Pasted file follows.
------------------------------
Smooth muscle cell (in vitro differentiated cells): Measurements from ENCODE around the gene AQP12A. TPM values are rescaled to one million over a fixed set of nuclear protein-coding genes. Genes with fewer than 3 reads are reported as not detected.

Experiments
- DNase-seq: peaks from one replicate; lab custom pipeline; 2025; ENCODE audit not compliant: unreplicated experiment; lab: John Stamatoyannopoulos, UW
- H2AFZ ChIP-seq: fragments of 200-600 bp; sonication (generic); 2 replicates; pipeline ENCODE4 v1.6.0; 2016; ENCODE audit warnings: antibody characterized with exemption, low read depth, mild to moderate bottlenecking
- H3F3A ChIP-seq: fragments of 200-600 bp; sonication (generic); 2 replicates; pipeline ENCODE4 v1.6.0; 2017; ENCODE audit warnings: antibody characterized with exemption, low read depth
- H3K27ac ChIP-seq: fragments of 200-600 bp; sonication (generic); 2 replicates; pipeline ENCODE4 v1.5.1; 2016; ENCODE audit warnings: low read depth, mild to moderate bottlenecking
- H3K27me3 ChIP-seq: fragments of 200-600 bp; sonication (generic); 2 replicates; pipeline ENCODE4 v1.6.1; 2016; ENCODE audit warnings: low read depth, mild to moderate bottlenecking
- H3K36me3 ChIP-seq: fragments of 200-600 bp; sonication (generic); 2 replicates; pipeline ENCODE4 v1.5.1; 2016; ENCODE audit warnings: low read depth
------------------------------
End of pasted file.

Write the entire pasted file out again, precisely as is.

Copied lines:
Smooth muscle cell (in vitro differentiated cells): Measurements from ENCODE around the gene AQP12A. TPM values are rescaled to one million over a fixed set of nuclear protein-coding genes. Genes with fewer than 3 reads are reported as not detected.

Experiments
- DNase-seq: peaks from one replicate; lab custom pipeline; 2025; ENCODE audit not compliant: unreplicated experiment; lab: John Stamatoyannopoulos, UW
- H2AFZ ChIP-seq: fragments of 200-600 bp; sonication (generic); 2 replicates; pipeline ENCODE4 v1.6.0; 2016; ENCODE audit warnings: antibody characterized with exemption, low read depth, mild to moderate bottlenecking
- H3F3A ChIP-seq: fragments of 200-600 bp; sonication (generic); 2 replicates; pipeline ENCODE4 v1.6.0; 2017; ENCODE audit warnings: antibody characterized with exemption, low read depth
- H3K27ac ChIP-seq: fragments of 200-600 bp; sonication (generic); 2 replicates; pipeline ENCODE4 v1.5.1; 2016; ENCODE audit warnings: low read depth, mild to moderate bottlenecking
- H3K27me3 ChIP-seq: fragments of 200-600 bp; sonication (generic); 2 replicates; pipeline ENCODE4 v1.6.1; 2016; ENCODE audit warnings: low read depth, mild to moderate bottlenecking
- H3K36me3 ChIP-seq: fragments of 200-600 bp; sonication (generic); 2 replicates; pipeline ENCODE4 v1.5.1; 2016; ENCODE audit warnings: low read depth